• Featureless Protagonist: Since this is a 90s FMV game, shown from the point of view of Thorn, we know nothing about whether Thorn is male or female, what they look like, or even anything about their background. Even attempting to access Thorn's file in the CIA's 201 files won't have an entry for them.
  • Goggles Do Something Unusual: Thorn is issued a set of goggles that function as a heads up display, showing how much ammo is left and where enemies are located.
  • Guide Dang It!: Sometimes a key detail is buried in one of many files and booklets you can find.
  • Grey-and-Grey Morality: The game offers a number of dubious methods of extracting information through force or threats (though the game does verbally discourage the former and remind you of the breach of ethics involved).
    • Worse still in the ending you are required to decide whether to compromise the nation's interests and allow a corrupt pro-American politician to be arrested, or to follow orders and kill the man trying to bring him to justice to conceal the truth. If you choose the former, you are revealed to have basically allowed another Cold War.
  • Heel–Face Turn: Churbanov, unhappy with his publicity officer's assassination plan, leaks some useful information to the player.
  • Honey Trap: Ying Chungwang ends up seducing a scientist working on a prototype assassination weapon so her partner can impersonate the guy to gain access to it.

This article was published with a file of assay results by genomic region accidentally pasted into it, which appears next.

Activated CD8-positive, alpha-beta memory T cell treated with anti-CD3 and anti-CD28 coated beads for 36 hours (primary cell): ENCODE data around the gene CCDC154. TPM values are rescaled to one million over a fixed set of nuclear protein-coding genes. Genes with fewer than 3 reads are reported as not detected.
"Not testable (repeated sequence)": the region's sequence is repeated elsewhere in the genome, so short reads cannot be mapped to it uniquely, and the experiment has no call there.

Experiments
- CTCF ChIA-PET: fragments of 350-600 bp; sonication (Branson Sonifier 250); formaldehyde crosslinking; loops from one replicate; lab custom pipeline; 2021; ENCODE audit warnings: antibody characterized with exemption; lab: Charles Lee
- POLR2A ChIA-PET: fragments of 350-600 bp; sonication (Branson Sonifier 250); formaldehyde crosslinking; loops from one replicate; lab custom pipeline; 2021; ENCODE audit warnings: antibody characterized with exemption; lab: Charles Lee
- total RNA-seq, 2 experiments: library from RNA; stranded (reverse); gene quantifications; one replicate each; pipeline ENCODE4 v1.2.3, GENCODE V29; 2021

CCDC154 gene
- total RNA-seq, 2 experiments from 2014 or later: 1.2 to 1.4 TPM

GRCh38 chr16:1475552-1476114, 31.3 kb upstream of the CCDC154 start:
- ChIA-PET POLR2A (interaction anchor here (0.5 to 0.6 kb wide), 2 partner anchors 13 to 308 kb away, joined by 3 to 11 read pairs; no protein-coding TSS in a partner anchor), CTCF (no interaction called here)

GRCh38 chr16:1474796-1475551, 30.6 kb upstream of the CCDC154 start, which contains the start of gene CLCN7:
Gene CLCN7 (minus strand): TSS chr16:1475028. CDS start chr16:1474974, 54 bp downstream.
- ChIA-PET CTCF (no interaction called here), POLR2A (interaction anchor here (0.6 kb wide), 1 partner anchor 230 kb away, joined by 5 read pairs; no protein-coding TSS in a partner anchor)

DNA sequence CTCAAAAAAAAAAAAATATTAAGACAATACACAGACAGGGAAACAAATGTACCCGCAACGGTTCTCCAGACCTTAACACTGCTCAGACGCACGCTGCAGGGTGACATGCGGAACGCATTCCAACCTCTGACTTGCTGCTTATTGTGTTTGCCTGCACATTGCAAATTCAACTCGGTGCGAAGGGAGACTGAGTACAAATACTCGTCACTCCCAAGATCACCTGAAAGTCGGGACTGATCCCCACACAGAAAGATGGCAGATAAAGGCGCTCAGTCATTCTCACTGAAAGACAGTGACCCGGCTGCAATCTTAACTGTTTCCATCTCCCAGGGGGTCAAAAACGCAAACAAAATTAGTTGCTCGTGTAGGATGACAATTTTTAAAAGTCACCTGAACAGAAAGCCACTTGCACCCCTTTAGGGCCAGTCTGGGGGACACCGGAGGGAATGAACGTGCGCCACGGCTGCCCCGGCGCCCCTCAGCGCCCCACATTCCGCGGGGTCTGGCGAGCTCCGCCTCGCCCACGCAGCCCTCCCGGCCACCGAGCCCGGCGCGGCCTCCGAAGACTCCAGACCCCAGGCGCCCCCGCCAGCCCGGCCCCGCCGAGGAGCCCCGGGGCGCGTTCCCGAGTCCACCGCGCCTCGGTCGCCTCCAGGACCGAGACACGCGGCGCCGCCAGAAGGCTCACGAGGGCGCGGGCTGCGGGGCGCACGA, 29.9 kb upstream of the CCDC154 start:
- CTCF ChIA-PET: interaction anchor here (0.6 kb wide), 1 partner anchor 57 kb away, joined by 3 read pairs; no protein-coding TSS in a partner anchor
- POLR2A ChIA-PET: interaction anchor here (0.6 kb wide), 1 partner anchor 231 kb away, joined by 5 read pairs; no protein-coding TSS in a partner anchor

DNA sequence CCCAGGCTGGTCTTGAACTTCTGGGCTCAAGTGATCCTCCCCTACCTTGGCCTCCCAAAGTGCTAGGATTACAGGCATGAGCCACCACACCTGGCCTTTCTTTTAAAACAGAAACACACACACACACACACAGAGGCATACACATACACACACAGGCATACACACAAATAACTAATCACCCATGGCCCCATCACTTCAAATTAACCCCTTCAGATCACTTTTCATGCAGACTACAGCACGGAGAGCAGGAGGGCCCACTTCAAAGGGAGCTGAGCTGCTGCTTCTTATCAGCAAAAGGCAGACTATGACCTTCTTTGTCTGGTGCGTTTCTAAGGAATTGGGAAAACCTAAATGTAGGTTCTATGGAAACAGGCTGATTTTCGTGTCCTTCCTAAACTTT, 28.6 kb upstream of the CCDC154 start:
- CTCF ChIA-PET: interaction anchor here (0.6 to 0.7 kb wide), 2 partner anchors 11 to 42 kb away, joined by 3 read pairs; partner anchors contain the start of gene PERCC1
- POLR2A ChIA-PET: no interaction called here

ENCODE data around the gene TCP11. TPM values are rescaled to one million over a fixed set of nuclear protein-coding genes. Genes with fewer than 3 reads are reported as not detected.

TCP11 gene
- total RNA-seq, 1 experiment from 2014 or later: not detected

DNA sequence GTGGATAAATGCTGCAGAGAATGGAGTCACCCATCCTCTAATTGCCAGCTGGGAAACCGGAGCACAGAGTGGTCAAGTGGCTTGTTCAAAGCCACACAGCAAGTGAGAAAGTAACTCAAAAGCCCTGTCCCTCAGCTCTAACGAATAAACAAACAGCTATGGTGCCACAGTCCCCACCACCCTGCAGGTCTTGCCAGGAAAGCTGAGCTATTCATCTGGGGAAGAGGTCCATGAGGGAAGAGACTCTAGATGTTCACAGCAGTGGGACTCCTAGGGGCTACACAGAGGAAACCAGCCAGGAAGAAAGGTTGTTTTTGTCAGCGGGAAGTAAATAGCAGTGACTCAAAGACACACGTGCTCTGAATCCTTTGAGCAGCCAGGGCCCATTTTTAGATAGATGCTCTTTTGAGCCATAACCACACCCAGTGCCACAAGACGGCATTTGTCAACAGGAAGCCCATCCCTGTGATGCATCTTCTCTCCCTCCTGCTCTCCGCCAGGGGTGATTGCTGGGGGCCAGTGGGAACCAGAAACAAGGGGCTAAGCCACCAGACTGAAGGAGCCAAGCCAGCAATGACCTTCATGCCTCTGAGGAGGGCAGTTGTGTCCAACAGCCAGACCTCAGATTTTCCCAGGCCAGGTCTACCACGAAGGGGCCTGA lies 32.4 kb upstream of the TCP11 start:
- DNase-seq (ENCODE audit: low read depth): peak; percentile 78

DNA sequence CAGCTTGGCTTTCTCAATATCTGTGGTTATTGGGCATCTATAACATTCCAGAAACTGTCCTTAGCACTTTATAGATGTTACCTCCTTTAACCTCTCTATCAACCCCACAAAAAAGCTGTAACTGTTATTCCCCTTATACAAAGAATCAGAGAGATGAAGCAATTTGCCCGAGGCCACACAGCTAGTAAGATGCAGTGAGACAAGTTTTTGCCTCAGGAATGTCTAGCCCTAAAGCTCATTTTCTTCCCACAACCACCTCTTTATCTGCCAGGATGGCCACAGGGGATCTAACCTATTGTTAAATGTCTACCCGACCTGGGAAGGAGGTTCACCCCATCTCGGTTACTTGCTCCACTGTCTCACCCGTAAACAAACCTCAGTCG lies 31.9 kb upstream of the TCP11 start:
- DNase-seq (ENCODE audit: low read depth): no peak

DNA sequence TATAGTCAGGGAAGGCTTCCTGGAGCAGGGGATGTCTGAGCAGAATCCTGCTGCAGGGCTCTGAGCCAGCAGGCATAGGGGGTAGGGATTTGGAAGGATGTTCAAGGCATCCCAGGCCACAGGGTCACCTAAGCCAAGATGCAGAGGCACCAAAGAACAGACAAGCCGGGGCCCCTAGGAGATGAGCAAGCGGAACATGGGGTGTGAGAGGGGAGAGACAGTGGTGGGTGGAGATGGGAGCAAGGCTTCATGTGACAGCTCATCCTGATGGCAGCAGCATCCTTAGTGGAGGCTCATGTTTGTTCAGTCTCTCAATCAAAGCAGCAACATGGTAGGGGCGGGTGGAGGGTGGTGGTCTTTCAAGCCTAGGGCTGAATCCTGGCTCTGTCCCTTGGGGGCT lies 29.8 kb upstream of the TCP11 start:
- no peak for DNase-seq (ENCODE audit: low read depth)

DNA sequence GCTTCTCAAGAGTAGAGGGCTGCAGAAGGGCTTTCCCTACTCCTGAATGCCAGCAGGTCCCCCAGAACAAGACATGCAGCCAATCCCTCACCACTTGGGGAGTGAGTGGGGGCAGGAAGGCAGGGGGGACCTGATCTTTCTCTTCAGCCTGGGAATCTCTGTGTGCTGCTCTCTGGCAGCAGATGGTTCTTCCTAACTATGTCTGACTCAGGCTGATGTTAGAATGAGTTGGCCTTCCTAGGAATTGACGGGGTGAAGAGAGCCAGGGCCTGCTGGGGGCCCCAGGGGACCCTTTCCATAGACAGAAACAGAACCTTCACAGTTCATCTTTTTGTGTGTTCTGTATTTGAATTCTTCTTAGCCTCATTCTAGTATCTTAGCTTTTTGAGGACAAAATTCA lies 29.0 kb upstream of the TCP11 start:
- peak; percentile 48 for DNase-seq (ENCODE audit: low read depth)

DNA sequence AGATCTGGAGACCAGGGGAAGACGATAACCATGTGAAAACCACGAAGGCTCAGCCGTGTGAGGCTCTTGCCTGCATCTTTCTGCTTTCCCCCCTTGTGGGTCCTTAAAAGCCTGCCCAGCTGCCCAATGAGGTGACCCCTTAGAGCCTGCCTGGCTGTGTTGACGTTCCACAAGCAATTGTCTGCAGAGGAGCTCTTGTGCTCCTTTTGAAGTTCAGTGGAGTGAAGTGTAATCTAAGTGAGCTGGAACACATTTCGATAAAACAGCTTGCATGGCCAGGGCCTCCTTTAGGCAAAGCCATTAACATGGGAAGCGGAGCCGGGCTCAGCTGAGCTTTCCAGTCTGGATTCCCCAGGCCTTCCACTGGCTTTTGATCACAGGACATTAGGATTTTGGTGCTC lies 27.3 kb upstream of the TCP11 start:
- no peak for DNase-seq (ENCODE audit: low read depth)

• Impossibly Cool Weapon: The assassins seem to prefer bordering-on-sci-fi weapon prototypes, such vibration guns that cause coronary arrest, to anything normal for their hits, making them much easier to track down as a result.
    • Justified in that part of the point is to use these silent guns to kill in crowded places so they can't be found afterwards.
  • Instant Death Bullet: Despite what your instructors may say, multiple shots are not required in action scenes, and during cutscenes a single body shot will drop anyone.
  • Master of Disguise: "Grendel" is able to impersonate one of the scientists working on the Pulsed Electric Gun almost perfectly. However, he doesn't do enough research, as he is caught using the elevator, something the scientist in question has an aversion to doing.
  • The Mole: There's one in the CIA working for Procat using the codename of "Mirage". It turns out to be DDO Warhurst.
  • Multiple Endings: Save the president, fail to save the president, retrieve the nuclear pit, don't retrieve the nuclear pit, get killed by Procat operatives, fail to join Procat, join Procat and assassinate the President of the United States.